More resources:
Edutopia have published a great article giving 11 tips on teaching vocabulary.
On Edudemic you can find another great article with 4 activities to teach vocabulary.
Learn English is a marvellous website for learning vocabulary. Each topic comprises some theory and online practice.
The article Presenting Vocabulary published on website gives fantastic practical suggestions on teaching vocabulary.
Finally, read the post about 4 online vocabulary resources on WizIQ website.

Friday, 16 August 2013

New tools for the new school year

You know, teachers celebrate a New Year twice every year, in January and September, the 2nd this year in Latvia. And it pertains to think a little about how you are going to spend it.

My simple and straightforward aim is to use more technology in the classroom because I am sure my students will be waiting for something new and exciting, as most of them are used to working online.

There are loads of web tools that I am going to use, both for preparing my own resources and materials and for involving my students in using more technology in their daily studies.
Here are a few web tools that I would like to employ in my work.

I and my students are definitely going to use Google Drive, documents in particular, for essay sharing and feedback, and I will use voice comments as a very convenient way of giving my opinion. We are also going to try collaborating on a piece of written text or presentations in the Drive.

I would like to teach my students better collaboration skills and for that purpose I will try using which is a great tool for creating attractive non-linear presentations that can be made individually or collaboratively, in pairs or groups.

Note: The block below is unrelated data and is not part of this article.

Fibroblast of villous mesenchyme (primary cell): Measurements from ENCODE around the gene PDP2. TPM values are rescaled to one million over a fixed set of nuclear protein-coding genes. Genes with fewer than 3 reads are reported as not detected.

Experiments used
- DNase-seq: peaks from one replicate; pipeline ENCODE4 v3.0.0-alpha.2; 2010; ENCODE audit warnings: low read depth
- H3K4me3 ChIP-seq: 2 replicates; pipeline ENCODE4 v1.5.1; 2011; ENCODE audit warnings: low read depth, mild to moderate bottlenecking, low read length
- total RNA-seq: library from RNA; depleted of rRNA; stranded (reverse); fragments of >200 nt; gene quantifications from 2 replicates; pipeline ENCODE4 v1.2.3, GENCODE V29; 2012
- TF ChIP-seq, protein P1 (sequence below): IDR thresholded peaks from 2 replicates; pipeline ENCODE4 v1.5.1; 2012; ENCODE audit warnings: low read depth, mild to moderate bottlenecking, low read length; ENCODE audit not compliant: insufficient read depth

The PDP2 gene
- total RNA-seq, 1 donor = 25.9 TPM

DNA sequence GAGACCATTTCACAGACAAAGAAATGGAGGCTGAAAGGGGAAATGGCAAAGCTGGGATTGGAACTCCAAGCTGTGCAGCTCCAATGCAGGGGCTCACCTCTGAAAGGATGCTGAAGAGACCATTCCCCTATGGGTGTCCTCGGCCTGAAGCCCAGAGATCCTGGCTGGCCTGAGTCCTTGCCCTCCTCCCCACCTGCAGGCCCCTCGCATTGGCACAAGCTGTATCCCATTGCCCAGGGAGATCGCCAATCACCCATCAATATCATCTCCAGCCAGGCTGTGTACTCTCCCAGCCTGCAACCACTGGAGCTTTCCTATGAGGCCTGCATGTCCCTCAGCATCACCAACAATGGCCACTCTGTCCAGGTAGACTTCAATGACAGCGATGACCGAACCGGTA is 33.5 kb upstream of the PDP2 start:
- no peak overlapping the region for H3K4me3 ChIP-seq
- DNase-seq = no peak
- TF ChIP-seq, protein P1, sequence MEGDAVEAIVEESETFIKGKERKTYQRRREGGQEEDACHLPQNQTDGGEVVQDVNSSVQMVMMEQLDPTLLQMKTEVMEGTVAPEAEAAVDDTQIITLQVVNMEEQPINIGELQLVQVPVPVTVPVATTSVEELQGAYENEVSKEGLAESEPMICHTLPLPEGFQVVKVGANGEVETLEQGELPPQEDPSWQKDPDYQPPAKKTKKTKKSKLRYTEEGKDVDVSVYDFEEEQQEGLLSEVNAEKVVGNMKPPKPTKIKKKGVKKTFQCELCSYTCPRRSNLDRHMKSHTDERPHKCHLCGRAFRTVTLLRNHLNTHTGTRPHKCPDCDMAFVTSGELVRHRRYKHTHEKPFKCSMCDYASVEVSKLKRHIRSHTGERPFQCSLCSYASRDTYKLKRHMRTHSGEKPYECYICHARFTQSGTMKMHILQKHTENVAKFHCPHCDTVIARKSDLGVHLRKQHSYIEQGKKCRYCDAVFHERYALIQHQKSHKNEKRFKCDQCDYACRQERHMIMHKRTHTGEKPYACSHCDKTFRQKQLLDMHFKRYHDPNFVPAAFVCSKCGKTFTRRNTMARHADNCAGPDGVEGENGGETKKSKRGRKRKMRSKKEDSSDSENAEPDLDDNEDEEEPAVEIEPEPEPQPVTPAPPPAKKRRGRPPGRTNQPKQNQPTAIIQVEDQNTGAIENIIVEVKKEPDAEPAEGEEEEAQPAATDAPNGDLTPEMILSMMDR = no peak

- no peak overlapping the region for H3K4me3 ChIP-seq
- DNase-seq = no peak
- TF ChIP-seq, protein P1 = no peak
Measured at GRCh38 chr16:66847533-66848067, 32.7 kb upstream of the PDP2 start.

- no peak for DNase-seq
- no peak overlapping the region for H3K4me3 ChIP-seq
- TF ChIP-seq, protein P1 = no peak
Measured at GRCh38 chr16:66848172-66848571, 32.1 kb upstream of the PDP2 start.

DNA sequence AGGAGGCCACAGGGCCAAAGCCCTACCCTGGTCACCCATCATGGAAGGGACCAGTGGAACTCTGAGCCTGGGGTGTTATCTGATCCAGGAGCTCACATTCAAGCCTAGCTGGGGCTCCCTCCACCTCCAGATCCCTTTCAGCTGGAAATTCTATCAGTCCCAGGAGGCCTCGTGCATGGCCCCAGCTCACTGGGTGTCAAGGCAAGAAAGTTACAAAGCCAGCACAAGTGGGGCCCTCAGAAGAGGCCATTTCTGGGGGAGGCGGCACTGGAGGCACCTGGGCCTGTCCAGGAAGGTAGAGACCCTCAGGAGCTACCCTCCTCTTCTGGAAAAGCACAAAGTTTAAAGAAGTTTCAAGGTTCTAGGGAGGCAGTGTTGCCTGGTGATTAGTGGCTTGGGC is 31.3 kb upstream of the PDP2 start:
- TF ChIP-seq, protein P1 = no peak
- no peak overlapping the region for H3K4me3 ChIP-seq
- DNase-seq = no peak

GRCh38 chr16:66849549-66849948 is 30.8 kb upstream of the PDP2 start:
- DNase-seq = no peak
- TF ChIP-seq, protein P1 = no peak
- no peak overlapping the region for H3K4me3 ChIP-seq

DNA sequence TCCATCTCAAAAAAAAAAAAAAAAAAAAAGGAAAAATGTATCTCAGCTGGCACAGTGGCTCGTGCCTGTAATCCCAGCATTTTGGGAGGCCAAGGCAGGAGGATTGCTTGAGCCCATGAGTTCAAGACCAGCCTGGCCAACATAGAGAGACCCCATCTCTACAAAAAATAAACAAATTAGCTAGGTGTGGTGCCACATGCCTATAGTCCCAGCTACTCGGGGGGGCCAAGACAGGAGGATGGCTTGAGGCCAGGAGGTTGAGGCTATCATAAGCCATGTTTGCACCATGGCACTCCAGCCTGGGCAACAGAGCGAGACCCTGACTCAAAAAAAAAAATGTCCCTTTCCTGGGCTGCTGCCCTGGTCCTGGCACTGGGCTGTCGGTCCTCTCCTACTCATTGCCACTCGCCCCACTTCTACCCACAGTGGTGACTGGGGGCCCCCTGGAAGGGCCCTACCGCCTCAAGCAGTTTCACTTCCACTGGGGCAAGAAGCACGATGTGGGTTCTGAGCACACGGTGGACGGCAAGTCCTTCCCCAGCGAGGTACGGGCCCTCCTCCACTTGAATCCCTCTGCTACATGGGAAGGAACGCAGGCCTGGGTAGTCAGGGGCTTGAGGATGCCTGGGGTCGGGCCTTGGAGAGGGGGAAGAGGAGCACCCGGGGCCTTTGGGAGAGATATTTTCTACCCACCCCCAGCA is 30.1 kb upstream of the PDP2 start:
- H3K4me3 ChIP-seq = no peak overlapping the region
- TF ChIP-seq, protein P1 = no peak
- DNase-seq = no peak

There is another great web tool which has aroused my interest - Living Junction. It is a tool for creating media rich online magazines which can easily be turned into presentations. We'll see what we can do with it!

For fun and for younger students I am going to use PosterMyWall which will be a perfect tool for creating different kinds of posters.

As a teacher, I will try out StudyShuffle which is a tool for creating interactive flashcards. I intend to use it for making studying vocabulary more exciting and productive, hopefully.

Finally (and I mean finally for this moment only), I have discovered a superb website Language is a Virus where there is a section of text manipulation games, a fantastic web page with lots and lots of writing games, such as Visual poetry, Text collage, Sentence builder, Word medley, Text weaver etc. Some of the games may be too hard for non-native speakers but they are worth a try!

Saturday, 27 July 2013

Hollywood is dead or is it?

This is my contribution to the 33rd ELT Blog Carnival titled Songs in ELT Classroom.

I made this worksheet quite a while ago and had forgotten about it until I read the theme of the current blog carnival. I thought it would be a good opportunity for my worksheet to have a second life.

This is one of my favourite Michael Bublé's songs Hollywood. The great Canadian singer himself has described the song as "being about his "tongue-in-cheek statement on the culture of celebrity". Notice his impersonation of Justin Bieber, it is amazing!

You may download the worksheet below with the traditional task - while listening, students have to write the missing words which they hear or insert the given verbs or nouns. The pictures serve as prompts.
The song lyrics are included in the worksheet, as well as the link to the video on YouTube. The second page need not be given to the students.

After listening, you may discuss with your students the idea of the song and ask the students if / how they understood the phrases "Hollywood is dead", "you sold yourself for this...", "love what is true...". Discuss the notion of celebrity culture, its illusions and false values. Ask why Hollywood represents a magic place where all dreams come true and if they always become reality.

Tuesday, 9 July 2013

Creating presentations on emaze

Recently I came into possession of a bunch of great pictures which were taken during my trip to Italy (arranged by my daughter who lives there), and I decided to kill two birds with one stone - share the images with you and try the emaze tool for making my presentation.